With the release of Zendikar Rising comes the debut of the Set Booster. Some of you may pick up one of these boosters and be totally at a loss. Open a pack without drafting it? Heresy! Well, lucky for you, we've gathered up some Magic minigames for you to play with your packs and a friend or two, and you can find these minigames in the Set Boosters themselves!
The idea for printing these games on ad cards came from the 2019 Hackathon. I pitched creating some minigames that could be played with a booster pack. Not just any kind of minigame, but rather ones that may not require playing Magic at all. Of course, your knowledge may still come in handy, but anyone should be able to pick these up and play. I'd definitely recommend some of the games as way to introduce someone to Magic. These games were created to be played with the contents of a Set Booster specifically but might also work with any kind of booster. Feel free to create your own house rules and just have fun with it!
Before we get into the games, I want to give a big thanks to the Hackathon team for keeping the lighthearted spirit of the project alive: Sarah Wassell, Alicia Mickes, Megan Smith, and Matt Stevens. Also, a thanks to our rules editors Gregg Luben and Jeremiah Goad, as well as all the people who playtested with us. We hope to bring you more games in the future!
Base Race is a grid-based strategy game where you take turns moving cards to uncover the location of your opponent's face-down land. It's inspired by Zendikar Rising's new rush of competing adventuring parties with the discovery of the Skyclave dungeons. Lay dangerous traps for your opponents using instants, sorceries, and enchantments. Push forward into unknown territory using high-toughness creatures. May the best adventurer win!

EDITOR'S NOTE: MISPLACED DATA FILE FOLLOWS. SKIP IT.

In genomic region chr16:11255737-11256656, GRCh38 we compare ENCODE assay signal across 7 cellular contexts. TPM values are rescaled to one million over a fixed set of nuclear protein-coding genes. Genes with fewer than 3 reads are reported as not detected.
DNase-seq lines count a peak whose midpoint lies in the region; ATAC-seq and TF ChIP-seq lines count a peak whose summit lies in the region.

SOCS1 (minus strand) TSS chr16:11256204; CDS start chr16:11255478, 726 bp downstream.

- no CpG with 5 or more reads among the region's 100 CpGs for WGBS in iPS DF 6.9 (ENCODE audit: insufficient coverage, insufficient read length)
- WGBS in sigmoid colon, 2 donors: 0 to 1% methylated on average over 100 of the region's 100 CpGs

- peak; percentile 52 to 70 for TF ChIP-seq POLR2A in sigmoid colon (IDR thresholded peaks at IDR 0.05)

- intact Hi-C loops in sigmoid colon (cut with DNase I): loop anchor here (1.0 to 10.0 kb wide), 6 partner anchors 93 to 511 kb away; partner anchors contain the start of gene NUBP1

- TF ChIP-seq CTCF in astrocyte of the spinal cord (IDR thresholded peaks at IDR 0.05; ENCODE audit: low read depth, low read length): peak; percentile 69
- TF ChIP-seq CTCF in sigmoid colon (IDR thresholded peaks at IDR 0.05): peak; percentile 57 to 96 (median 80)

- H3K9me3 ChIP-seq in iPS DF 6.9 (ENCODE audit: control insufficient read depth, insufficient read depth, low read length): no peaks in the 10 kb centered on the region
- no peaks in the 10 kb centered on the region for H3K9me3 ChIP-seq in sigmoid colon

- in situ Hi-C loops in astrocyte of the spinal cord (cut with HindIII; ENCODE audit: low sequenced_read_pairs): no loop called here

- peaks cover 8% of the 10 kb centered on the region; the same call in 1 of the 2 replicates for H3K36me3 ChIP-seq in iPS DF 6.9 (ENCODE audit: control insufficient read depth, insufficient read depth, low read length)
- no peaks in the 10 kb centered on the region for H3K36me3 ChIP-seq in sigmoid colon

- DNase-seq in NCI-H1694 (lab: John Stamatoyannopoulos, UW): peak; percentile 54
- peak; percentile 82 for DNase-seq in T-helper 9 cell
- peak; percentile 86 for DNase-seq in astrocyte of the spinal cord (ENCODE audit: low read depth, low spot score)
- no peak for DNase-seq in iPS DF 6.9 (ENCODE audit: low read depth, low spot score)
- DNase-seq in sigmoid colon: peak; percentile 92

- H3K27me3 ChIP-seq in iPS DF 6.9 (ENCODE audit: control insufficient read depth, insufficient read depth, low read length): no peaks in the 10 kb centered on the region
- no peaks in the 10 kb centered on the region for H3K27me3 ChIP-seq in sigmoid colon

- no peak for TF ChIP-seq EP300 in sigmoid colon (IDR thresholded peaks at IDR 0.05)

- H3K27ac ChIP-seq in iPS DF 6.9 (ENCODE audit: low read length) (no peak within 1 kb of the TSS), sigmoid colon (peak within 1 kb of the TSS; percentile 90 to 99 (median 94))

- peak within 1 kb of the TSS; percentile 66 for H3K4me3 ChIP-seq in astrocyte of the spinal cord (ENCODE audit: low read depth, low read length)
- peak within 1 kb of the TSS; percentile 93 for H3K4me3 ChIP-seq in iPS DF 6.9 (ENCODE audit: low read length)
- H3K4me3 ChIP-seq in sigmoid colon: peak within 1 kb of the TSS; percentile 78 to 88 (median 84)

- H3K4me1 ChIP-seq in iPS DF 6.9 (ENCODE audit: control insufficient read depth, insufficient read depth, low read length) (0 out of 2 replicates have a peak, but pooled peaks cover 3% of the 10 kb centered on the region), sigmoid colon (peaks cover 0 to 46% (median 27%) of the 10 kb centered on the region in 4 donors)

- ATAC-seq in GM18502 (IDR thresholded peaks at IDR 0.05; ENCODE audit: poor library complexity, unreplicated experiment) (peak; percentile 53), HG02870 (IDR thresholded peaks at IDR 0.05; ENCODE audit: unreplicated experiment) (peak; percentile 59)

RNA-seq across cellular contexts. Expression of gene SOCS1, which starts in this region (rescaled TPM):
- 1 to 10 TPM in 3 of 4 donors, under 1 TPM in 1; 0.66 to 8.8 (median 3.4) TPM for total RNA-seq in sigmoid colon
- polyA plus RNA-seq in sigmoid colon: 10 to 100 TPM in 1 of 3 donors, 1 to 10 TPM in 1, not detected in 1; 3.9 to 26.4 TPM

The set up here was pretty tricky to work out. We landed on opening three packs to ensure players are able to have at least twelve cards with Magic card backs since Zendikar Rising is full of lands and DFCs. Having hidden info is critical here! Among those twelve cards is the one basic land which is the base's "flag" you're trying to capture. Place it somewhere protected, but remember, you can move it just like any other card. Sometimes, you might open a high-toughness creature that wipes out nearly everything, but it can still be stopped by a well-placed trap (an instant, sorcery, or enchantment). If you're looking for a more balanced initial setup, you could consider dividing out the cards based on their card types to ensure everyone has about equal creatures, traps, and artifacts. The random distribution is also pretty fun, too!
Booster Blitz is a game you may be familiar with. It's been popularized by Channel Fireball and was even played at MagicFests! I hope that by sharing the rules here, even more players can learn about this fast and fun way to play a game of Magic. Check out Gavin and Melissa playing Booster Blitz here:
Here's a few tips for making your piles and playing:
- Lands and card draw spells are generally unhelpful since you draw your whole library and have infinite mana. Look for card synergies and powerful creatures that can deal the 5 damage you need to win.
- It may not be possible to create four piles that can beat your opponent. In these situations, you may want to have one weak pile that can't win in order to make your other three more powerful.